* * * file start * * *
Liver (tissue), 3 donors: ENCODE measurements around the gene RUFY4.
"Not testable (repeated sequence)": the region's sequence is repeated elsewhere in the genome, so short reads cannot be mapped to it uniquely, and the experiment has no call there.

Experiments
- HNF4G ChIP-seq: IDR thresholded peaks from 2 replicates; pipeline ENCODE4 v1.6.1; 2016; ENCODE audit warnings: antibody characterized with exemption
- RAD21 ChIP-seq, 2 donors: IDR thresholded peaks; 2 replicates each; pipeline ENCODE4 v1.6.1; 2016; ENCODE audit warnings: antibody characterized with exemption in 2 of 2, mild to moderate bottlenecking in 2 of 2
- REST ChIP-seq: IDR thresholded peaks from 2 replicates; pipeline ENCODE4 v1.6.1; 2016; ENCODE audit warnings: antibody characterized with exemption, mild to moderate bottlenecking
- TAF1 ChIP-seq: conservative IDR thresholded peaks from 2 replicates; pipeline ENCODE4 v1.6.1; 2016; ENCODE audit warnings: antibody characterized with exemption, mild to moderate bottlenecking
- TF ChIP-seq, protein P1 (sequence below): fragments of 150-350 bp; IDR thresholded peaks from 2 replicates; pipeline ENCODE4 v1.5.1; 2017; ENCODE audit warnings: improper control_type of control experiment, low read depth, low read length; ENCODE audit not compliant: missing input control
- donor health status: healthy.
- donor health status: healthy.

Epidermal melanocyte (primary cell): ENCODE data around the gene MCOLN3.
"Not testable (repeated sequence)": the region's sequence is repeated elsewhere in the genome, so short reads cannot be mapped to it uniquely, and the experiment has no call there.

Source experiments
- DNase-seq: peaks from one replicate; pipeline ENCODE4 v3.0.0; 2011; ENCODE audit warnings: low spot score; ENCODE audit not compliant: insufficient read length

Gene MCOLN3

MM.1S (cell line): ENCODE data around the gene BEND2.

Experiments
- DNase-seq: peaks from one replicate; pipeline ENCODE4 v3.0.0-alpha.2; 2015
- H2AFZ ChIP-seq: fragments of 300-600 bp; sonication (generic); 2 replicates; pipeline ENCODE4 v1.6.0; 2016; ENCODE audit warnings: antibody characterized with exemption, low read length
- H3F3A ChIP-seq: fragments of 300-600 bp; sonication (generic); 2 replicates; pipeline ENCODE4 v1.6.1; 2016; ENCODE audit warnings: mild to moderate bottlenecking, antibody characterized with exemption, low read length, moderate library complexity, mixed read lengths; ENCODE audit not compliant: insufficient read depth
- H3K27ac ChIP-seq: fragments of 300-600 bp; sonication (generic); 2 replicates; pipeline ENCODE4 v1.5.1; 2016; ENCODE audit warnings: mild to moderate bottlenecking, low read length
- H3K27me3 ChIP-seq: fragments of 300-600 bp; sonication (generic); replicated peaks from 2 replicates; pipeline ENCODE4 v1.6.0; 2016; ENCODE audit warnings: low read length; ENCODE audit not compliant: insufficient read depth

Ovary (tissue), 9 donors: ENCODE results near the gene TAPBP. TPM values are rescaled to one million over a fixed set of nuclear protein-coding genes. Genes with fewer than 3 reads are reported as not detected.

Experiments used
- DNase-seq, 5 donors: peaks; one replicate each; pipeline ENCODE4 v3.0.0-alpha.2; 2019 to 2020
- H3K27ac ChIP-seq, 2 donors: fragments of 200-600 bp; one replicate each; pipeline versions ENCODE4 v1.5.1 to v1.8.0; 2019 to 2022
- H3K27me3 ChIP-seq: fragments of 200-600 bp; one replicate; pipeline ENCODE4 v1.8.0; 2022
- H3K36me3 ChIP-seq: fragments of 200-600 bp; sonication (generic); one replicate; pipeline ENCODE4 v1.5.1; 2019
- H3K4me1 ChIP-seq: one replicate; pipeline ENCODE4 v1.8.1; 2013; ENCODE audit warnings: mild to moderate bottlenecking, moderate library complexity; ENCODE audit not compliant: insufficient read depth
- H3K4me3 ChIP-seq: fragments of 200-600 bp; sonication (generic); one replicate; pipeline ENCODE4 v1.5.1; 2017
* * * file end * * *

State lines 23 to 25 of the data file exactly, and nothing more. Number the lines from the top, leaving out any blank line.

Ovary (tissue), 9 donors: ENCODE results near the gene TAPBP. TPM values are rescaled to one million over a fixed set of nuclear protein-coding genes. Genes with fewer than 3 reads are reported as not detected.

Experiments used
- DNase-seq, 5 donors: peaks; one replicate each; pipeline ENCODE4 v3.0.0-alpha.2; 2019 to 2020